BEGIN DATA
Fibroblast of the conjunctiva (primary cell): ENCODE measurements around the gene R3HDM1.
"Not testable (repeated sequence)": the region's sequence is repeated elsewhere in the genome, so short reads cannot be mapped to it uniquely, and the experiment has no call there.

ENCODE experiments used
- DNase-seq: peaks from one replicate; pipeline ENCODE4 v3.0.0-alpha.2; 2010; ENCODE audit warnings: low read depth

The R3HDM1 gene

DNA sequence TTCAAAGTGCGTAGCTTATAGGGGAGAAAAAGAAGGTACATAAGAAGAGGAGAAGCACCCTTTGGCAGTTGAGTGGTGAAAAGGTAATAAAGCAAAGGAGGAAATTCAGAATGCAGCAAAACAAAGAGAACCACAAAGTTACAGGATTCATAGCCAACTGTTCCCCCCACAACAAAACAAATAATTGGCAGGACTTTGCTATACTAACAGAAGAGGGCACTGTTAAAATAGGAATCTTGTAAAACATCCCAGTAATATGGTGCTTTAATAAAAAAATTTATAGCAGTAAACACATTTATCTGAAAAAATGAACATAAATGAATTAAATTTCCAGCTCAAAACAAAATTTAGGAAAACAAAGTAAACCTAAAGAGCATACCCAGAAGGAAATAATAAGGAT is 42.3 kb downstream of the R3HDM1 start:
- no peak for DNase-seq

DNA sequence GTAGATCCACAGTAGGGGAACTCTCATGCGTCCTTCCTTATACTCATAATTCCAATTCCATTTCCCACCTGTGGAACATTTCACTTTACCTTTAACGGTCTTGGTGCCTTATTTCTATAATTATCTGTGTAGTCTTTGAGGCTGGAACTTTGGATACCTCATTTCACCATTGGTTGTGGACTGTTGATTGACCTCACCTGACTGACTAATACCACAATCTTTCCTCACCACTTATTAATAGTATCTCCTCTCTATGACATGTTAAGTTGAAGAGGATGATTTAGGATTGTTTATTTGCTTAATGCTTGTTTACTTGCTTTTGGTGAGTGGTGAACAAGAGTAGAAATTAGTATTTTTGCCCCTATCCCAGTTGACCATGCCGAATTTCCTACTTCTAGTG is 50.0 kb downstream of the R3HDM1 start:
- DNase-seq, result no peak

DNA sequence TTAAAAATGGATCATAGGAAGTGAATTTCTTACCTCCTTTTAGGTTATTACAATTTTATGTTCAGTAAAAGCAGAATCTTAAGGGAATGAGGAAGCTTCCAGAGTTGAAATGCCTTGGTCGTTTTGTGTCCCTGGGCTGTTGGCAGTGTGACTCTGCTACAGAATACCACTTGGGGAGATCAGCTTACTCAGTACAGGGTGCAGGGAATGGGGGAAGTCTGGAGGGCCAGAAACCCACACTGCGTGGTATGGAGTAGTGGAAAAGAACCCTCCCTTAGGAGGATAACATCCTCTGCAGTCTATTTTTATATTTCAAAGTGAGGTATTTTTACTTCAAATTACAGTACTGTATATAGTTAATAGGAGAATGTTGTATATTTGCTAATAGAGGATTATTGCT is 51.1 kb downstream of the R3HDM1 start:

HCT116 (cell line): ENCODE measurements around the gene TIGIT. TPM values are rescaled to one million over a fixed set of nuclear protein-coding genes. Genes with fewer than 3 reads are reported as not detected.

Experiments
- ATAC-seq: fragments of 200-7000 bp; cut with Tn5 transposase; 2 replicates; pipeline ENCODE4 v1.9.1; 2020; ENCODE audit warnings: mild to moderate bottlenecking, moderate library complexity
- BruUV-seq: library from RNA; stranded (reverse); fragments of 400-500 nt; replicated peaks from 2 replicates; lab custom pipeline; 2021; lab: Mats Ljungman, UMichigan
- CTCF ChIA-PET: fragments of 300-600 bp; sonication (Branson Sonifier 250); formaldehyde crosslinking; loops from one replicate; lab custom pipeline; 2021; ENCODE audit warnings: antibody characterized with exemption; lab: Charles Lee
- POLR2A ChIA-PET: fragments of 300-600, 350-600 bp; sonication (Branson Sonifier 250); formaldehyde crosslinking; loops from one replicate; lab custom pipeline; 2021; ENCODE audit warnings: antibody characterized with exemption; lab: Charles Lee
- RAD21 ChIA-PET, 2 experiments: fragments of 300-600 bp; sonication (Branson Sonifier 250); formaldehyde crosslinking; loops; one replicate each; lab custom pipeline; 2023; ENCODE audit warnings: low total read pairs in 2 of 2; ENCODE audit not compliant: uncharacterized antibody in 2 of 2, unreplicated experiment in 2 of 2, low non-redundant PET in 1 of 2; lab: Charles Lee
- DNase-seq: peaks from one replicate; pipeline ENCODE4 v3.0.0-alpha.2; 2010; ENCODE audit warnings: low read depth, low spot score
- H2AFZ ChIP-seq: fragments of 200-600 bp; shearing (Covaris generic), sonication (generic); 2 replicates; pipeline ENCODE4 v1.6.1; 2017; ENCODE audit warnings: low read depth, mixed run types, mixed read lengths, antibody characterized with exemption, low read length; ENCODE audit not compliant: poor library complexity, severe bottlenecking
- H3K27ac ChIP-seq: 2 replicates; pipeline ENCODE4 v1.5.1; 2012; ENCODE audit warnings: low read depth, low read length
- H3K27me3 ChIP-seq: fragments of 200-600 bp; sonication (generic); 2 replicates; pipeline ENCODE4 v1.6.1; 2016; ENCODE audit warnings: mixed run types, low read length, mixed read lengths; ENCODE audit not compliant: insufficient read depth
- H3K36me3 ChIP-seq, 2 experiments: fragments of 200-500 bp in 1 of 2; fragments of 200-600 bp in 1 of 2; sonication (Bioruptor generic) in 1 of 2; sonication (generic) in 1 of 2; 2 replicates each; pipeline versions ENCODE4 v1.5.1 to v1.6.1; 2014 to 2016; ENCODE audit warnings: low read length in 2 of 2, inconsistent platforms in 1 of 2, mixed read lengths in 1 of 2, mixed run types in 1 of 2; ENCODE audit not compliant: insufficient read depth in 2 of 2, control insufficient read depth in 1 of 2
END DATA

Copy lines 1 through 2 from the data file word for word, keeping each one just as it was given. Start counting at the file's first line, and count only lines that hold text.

Fibroblast of the conjunctiva (primary cell): ENCODE measurements around the gene R3HDM1.
"Not testable (repeated sequence)": the region's sequence is repeated elsewhere in the genome, so short reads cannot be mapped to it uniquely, and the experiment has no call there.